June 11, 2020
It is true that in times of national emergency the greatest leaps in innovation are made. Usually this is in times of war, but COVID-19 has provided a further example for when this may happen. But what does that mean for the real estate industry?
I believe that the outbreak will accelerate the longer term trendline – but it will not fundamentally change the course we were already on.
For retail, the internet shopping trend was already eroding the need for the existing floor areas, shrinking retail centres and accelerating the depreciation of existing buildings. Retailers who were already no longer competitive will fail quicker than they otherwise would have resulting in a greater oversupply of retail space.
For others, COVID-19 has accelerated their internet retailing capability which will result in a repositioning of some of their portfolios. For some, who provide more of a consumer / showroom experience, the browsing nature of their outlets will cause some short-term pain but these occupational costs were more part of the overall marketing budget (i.e. Apple Stores).
For industrial, the increase in last mile logistics and storage for the internet retailers was already a material factor in the strong demand for better quality small to medium sizes units. That trend will continues with a renewed vigour with new players in the market and an expansion of others.
BREXIT had already highlighted the need for additional storage for manufactures within the UK to protect their supply chain and the supply challenges resulting from COVID-19 has only highlighted this further that the “just in time” model needs more resilience.
Initially, the death of the office sector was feared as technology has proven that effective remote working is possible, providing a boost to those seeking a better work / life balance. However, there is now signs of working from home fatigue and that employees miss the office interaction environment. Also some work aspects cannot easily be done from working.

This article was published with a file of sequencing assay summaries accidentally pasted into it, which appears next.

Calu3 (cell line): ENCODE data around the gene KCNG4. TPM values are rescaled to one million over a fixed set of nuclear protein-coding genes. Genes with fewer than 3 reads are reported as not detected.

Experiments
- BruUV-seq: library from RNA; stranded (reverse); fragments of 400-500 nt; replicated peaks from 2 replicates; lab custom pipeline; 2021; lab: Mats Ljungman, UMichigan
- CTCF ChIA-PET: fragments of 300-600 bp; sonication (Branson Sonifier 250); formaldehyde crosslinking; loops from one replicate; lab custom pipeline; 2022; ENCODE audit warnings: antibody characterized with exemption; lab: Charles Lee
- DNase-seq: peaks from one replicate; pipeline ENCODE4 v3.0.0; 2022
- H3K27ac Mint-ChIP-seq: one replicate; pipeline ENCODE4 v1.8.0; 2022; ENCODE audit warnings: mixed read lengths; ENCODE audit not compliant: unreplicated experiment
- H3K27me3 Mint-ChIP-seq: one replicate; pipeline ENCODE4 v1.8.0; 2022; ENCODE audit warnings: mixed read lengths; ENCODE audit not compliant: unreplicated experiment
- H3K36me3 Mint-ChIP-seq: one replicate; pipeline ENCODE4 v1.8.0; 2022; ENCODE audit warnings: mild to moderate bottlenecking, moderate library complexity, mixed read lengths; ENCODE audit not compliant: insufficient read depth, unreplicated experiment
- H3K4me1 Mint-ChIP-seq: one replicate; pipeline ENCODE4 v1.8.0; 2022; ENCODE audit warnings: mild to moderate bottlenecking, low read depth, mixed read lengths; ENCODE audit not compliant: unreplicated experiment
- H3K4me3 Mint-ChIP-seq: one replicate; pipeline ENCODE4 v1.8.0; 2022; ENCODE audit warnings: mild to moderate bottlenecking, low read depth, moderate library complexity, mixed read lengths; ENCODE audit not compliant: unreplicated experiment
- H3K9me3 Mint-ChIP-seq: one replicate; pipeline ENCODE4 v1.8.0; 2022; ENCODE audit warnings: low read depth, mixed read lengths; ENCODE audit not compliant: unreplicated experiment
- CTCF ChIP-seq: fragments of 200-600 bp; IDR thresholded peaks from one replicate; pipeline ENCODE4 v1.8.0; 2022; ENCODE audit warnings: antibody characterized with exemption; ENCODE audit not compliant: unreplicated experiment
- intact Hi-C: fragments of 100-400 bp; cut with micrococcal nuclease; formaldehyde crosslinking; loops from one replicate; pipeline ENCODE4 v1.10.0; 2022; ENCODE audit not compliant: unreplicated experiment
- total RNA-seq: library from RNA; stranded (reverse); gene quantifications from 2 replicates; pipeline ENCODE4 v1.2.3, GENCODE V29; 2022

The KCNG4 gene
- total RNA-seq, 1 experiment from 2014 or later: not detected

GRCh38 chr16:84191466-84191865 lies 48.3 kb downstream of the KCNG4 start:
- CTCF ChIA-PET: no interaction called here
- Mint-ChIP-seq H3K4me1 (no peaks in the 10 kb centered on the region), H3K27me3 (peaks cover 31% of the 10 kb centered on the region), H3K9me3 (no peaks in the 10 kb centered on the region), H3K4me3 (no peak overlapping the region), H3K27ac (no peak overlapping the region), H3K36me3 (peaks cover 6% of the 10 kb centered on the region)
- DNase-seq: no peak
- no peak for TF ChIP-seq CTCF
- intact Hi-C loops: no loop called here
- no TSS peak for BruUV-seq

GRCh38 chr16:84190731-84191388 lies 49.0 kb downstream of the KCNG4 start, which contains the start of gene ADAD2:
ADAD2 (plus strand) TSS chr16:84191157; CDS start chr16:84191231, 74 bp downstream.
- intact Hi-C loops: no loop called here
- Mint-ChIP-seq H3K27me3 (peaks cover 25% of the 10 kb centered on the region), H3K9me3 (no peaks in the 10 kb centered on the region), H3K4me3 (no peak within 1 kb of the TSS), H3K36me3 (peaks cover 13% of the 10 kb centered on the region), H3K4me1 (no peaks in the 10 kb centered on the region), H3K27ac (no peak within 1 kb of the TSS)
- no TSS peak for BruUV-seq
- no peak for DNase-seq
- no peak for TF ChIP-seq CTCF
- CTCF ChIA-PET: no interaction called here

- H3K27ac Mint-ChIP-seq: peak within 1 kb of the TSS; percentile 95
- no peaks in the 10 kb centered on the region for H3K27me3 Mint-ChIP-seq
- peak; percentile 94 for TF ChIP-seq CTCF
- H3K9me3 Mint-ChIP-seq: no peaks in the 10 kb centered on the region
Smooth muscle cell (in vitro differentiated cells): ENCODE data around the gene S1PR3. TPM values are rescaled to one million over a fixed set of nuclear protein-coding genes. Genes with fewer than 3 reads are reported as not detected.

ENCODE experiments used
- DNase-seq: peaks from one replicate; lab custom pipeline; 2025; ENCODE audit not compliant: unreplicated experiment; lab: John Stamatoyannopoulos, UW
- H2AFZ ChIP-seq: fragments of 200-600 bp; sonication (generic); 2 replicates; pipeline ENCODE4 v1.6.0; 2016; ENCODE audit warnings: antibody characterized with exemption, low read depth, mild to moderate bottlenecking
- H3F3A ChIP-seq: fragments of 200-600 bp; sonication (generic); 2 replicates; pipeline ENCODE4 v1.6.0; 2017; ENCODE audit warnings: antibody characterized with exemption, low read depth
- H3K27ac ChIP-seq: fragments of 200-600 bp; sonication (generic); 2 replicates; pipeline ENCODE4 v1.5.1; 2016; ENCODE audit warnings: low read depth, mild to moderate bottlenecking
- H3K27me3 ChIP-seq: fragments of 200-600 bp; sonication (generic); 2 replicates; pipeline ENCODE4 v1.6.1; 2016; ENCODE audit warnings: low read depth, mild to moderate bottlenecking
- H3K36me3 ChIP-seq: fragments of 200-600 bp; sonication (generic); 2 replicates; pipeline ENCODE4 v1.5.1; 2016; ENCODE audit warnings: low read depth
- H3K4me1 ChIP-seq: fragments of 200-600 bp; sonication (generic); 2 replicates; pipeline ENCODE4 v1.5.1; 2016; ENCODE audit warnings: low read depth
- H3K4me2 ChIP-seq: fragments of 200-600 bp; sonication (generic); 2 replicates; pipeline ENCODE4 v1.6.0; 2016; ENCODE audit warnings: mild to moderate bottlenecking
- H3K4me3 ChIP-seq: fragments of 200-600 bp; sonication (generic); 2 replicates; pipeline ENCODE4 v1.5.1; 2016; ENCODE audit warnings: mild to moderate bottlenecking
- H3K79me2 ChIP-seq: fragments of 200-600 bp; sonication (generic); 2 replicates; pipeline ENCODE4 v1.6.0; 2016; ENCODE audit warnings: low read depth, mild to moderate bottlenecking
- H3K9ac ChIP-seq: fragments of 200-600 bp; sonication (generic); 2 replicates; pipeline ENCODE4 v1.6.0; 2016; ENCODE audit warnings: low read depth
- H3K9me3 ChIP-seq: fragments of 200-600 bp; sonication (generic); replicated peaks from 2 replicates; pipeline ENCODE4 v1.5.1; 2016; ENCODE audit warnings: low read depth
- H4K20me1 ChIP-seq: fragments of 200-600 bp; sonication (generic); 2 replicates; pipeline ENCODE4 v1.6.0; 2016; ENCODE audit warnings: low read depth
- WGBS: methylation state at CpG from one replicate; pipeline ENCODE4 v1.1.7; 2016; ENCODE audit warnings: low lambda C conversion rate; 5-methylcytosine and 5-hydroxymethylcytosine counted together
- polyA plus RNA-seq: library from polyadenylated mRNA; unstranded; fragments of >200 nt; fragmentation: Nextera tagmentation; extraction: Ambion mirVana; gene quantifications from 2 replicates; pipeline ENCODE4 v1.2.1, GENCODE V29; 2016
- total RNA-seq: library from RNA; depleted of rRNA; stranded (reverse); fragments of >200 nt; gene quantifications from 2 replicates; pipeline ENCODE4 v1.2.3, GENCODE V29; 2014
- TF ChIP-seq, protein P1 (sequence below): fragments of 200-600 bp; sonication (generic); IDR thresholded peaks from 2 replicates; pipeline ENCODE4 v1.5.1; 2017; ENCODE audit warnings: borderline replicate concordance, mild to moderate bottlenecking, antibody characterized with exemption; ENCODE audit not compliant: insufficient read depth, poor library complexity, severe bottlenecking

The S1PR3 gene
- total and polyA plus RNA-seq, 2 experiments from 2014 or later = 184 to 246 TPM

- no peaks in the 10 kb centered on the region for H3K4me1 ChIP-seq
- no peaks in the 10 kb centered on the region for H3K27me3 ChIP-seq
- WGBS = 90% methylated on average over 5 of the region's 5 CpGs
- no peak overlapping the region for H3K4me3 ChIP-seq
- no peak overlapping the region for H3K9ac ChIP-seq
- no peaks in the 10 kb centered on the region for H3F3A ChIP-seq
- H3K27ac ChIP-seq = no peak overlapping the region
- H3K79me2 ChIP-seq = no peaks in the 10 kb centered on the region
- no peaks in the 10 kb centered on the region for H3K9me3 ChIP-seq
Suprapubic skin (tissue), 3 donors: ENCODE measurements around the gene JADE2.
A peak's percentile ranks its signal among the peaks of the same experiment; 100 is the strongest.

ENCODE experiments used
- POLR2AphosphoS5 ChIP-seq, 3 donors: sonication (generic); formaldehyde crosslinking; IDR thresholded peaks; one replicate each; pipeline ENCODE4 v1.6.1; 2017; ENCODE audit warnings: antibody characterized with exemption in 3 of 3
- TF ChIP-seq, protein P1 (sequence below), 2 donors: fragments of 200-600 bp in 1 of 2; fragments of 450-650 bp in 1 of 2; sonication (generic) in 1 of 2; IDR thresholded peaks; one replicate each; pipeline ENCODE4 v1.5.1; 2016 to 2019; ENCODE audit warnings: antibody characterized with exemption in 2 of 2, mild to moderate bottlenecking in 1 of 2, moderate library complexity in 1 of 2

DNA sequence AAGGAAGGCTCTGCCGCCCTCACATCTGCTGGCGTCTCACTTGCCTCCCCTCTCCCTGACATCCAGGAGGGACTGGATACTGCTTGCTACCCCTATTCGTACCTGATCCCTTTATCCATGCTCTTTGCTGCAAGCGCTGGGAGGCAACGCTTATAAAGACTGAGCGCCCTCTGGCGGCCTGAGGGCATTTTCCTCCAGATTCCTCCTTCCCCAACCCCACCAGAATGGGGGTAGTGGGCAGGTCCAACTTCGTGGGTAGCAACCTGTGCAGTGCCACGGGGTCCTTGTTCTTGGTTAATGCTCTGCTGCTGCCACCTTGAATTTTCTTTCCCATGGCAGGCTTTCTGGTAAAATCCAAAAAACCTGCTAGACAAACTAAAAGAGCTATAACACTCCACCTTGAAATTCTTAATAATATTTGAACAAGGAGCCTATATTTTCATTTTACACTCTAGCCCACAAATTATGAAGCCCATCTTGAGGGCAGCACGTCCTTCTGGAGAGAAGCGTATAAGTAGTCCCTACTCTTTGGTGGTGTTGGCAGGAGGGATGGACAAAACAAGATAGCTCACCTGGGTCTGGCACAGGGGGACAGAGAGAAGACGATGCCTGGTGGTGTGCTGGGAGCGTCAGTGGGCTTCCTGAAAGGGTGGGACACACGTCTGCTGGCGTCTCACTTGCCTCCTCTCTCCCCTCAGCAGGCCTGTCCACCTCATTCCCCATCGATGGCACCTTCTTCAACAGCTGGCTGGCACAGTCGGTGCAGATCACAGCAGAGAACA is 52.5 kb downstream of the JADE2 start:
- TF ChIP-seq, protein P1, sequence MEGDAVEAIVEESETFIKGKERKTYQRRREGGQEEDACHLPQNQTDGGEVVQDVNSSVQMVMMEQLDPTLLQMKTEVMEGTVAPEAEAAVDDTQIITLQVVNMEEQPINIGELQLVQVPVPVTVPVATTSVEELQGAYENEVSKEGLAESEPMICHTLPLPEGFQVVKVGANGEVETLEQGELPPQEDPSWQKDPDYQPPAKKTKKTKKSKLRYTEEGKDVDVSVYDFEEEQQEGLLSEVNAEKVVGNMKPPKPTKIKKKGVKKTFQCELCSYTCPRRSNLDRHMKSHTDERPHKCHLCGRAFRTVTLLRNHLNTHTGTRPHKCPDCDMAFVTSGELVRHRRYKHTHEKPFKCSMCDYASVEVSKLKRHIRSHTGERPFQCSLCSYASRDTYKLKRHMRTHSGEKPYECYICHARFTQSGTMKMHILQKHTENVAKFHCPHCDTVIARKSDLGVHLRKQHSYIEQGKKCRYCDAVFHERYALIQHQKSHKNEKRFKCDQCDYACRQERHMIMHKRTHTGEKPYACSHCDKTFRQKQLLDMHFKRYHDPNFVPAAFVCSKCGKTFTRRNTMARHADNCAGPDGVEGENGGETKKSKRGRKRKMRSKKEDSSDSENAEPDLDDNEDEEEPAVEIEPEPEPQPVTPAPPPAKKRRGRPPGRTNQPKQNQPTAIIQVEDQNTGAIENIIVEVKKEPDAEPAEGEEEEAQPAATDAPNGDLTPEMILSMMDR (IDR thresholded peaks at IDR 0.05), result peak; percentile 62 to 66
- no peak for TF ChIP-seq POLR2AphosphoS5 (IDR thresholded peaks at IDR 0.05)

The need for offices will continue but in a revised form.
The office of the future needs to be a productive and collaborative space that provides an environment that team members want to commute to engage and share ideas amongst their colleagues. The office environment needs to provide benefits that outweigh the expended resources it takes to commute in.
This means that an office needs to provide efficient, flexible and enriching space that is tech enabled and provide employees quality space – a trajectory we are already on with a greater investment by companies in their real estate and how they use their offices – such as providing breakout areas, studio space, cafes etc.
In the COVID-19 world the higher density areas of desk space will need to be reassessed but as homeworking for part of the week becomes the norm for most workers the need for hotdesking, with easily cleanable workstations, will prevail. New office buildings will adapt with greater use of contactless features, such as security barriers, lift controls, automatic doors etc.
COVID-19 will impact the real estate sector but only so far as accelerating the depreciation of outdated (whether physical or occupational) stock. As weaker companies fail, productivity will improve with a great focus by businesses of investing in quality real estate.